At the Intersection between Exorcism and Sorcery in a Burmese Esoteric Congregation: How to Give Moral Sanction to Destructive Rituals
Niklas Foxeus (ERG, Stockholm University)
Paper short abstract:
In an esoteric congregation in Burma, founded in 1950s by a person believed to be the world emperor, the members perform destructive rituals in which the boundary between exorcism and sorcery seems to be blurred. The aim of this paper is to discuss the issue of how to define such boundaries.
Paper long abstract:
In the period following the achievement of independence in 1948, Burma was plagued not only by civil war and general socio-political turmoil but - as many Burmese believed - also by violent attacks from evil spirits, sorcerers, and witches. Besides these disturbances, a Burmese esoteric congregation viewed western ideologies, politicians, wrong religions and their adherents, and a variety of remnants of the colonial era as targets that should be eliminated by its destructive exorcism rituals, with the aim of purging the world and universe at large from dangers to save Buddhism from extinction. Due to the intention of protecting Buddhism from dangers and hostile forces, the members consider the destructive exorcism rituals to be morally justified. Such rituals could, moreover, be regarded as effective means to alleviate social tensions in a situation marked by anxiety and instability under the military dictatorship, as well as providing the members with a sense of empowerment in the face of perceived dangers to themselves as individuals and a community, and to their religion, nation, and traditions. The esoteric congregation's ritual violence seems to make the boundary between exorcism and sorcery somewhat ambiguous. The aim of this paper, based on fieldwork in Burma, is to discuss - on the basis of Burmese notions of exorcism and sorcery - how to define the boundary between morally justified and immoral ritual violence.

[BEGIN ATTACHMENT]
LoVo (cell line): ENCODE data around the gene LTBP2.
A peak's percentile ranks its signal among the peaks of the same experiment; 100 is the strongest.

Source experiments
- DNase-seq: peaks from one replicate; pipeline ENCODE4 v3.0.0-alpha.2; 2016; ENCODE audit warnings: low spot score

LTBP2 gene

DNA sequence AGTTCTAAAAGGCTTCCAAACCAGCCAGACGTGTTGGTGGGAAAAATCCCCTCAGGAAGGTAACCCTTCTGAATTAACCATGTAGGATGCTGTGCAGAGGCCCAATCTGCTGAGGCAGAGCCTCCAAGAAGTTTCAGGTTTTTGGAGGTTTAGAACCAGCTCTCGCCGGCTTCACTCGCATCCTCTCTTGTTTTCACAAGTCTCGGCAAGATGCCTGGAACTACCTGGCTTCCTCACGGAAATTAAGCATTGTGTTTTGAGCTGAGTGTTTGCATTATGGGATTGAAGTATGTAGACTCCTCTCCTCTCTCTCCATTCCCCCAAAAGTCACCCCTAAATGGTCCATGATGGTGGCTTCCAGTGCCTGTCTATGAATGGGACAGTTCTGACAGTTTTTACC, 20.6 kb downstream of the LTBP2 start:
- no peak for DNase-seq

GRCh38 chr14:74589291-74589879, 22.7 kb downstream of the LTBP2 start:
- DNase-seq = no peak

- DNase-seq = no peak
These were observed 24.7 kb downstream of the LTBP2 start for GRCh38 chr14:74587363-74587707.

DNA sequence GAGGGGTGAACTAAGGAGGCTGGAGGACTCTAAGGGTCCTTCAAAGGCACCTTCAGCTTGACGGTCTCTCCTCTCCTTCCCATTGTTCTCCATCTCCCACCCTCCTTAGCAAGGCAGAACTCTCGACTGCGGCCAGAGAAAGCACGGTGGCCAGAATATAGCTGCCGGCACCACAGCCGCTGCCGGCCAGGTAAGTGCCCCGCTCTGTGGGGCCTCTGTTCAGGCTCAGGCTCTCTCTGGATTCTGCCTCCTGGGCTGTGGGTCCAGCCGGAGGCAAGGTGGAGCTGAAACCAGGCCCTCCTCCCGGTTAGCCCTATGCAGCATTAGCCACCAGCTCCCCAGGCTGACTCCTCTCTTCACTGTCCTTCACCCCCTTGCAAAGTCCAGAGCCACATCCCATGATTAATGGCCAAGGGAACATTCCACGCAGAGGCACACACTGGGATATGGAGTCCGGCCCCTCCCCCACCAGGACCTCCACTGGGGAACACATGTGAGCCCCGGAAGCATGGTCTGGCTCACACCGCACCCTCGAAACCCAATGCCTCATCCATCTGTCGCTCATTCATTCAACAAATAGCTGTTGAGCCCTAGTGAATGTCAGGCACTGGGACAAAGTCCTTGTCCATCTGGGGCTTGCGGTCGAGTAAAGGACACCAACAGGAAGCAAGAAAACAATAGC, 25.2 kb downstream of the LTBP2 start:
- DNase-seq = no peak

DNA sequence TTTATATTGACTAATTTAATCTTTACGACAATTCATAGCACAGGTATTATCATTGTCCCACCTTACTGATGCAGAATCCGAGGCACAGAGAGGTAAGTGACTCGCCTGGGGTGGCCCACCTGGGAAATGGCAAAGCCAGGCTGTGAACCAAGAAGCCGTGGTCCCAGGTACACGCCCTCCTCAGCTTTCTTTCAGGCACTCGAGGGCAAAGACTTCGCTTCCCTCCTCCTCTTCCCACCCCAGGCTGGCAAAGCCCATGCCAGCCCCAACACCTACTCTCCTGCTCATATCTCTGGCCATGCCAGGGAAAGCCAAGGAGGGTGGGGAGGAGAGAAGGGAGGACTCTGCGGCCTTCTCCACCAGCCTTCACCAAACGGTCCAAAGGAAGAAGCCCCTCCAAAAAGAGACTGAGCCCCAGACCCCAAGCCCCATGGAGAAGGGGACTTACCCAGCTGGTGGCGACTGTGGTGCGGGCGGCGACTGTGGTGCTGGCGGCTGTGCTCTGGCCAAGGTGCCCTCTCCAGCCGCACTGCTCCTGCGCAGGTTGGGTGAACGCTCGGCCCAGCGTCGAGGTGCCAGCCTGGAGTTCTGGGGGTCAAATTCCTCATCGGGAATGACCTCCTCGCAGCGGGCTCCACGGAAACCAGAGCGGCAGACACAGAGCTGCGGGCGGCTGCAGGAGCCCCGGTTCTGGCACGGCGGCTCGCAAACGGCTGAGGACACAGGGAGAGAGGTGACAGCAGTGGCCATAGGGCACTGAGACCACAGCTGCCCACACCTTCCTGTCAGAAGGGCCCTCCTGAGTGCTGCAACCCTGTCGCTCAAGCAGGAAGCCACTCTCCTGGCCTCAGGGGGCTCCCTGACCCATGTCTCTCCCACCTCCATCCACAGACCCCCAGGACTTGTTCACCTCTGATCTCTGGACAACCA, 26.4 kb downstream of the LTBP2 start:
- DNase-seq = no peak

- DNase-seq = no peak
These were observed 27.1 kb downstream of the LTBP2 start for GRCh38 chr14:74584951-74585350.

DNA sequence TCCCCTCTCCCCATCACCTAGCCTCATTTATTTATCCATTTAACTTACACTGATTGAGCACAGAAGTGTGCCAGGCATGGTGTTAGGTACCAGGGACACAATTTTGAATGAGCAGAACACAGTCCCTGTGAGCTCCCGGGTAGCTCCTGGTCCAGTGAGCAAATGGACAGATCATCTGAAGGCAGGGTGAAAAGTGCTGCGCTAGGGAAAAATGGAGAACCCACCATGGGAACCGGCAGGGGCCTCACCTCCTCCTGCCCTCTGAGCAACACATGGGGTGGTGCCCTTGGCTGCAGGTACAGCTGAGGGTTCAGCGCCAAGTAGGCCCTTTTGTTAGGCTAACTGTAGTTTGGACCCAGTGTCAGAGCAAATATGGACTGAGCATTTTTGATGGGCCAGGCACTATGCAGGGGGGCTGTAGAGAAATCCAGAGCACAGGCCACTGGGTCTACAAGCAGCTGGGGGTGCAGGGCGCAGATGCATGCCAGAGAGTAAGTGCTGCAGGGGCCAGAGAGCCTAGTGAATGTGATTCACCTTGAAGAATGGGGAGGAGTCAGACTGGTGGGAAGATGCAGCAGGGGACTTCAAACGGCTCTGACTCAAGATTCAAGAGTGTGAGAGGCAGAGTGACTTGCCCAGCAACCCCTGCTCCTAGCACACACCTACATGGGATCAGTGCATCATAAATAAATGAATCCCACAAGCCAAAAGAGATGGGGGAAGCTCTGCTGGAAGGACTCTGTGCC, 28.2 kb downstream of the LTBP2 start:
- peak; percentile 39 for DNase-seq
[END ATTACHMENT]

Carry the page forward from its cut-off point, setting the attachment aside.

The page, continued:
Occult economies in Asia: malevolent magic and supernatural aggressions